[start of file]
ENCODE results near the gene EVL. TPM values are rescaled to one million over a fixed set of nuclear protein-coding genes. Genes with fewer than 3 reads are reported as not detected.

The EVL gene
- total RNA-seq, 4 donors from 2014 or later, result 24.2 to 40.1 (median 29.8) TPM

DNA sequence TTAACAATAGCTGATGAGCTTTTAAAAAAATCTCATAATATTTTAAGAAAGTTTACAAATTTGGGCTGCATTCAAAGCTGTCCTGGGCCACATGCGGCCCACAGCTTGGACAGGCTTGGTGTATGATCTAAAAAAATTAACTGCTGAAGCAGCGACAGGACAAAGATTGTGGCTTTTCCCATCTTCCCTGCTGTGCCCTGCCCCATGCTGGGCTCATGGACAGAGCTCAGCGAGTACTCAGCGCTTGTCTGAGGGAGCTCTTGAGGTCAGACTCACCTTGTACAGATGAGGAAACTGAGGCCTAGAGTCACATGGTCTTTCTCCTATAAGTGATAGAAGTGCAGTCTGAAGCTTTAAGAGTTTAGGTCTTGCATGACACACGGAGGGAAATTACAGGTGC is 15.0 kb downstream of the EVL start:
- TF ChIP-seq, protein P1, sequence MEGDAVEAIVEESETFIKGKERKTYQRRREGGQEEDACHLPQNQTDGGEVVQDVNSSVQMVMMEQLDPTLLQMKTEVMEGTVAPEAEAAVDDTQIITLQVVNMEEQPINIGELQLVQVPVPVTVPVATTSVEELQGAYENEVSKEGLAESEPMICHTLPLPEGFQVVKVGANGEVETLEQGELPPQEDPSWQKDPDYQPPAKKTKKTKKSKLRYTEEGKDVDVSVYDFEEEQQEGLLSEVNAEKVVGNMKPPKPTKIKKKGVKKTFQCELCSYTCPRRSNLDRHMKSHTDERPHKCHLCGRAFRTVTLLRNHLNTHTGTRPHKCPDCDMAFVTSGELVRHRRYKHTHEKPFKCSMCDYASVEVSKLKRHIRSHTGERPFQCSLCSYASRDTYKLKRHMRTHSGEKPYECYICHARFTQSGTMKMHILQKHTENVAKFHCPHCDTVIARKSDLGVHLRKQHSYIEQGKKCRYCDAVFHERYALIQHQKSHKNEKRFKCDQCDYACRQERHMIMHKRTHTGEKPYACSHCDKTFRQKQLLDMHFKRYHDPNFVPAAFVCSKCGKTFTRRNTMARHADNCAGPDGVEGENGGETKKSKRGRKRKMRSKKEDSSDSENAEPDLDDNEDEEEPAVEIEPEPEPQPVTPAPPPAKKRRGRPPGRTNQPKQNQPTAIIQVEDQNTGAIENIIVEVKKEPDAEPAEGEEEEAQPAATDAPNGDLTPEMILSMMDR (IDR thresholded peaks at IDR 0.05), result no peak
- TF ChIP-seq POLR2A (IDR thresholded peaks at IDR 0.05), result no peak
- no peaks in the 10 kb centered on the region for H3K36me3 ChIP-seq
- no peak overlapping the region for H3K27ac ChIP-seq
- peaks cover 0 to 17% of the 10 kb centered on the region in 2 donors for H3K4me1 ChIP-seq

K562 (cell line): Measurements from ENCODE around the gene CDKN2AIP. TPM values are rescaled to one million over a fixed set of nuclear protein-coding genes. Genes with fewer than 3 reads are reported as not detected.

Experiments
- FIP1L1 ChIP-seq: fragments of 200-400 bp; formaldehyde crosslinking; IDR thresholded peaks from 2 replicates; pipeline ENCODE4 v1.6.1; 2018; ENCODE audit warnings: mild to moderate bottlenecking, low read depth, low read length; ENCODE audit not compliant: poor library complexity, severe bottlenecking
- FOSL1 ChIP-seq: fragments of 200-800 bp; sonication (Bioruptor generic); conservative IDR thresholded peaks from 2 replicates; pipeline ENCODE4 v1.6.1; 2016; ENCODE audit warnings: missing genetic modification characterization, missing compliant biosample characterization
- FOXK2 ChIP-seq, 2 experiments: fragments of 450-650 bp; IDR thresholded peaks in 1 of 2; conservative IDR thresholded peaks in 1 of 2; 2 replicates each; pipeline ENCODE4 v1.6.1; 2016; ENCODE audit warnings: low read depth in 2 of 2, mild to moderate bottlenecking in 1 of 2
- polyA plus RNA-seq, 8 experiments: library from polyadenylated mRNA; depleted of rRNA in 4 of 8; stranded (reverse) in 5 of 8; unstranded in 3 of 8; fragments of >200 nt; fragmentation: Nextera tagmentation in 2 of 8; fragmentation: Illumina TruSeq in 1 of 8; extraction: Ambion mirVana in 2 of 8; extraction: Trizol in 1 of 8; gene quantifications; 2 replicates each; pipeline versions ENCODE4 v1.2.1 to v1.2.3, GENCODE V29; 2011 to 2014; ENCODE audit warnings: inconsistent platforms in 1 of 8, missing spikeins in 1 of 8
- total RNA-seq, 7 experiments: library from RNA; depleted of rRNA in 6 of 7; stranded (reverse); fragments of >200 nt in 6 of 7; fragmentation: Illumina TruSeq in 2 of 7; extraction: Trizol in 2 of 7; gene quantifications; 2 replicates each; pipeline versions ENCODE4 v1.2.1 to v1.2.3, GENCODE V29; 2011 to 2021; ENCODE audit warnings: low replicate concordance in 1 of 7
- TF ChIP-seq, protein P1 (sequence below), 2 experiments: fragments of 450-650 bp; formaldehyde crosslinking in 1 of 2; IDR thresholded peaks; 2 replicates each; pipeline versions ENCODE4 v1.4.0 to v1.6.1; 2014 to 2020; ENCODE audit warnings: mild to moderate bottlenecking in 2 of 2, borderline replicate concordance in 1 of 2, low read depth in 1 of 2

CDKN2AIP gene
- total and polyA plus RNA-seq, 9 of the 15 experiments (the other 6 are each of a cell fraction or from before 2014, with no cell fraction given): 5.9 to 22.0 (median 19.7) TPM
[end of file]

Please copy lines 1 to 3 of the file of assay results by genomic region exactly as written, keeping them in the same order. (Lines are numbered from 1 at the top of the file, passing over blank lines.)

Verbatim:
ENCODE results near the gene EVL. TPM values are rescaled to one million over a fixed set of nuclear protein-coding genes. Genes with fewer than 3 reads are reported as not detected.

The EVL gene
- total RNA-seq, 4 donors from 2014 or later, result 24.2 to 40.1 (median 29.8) TPM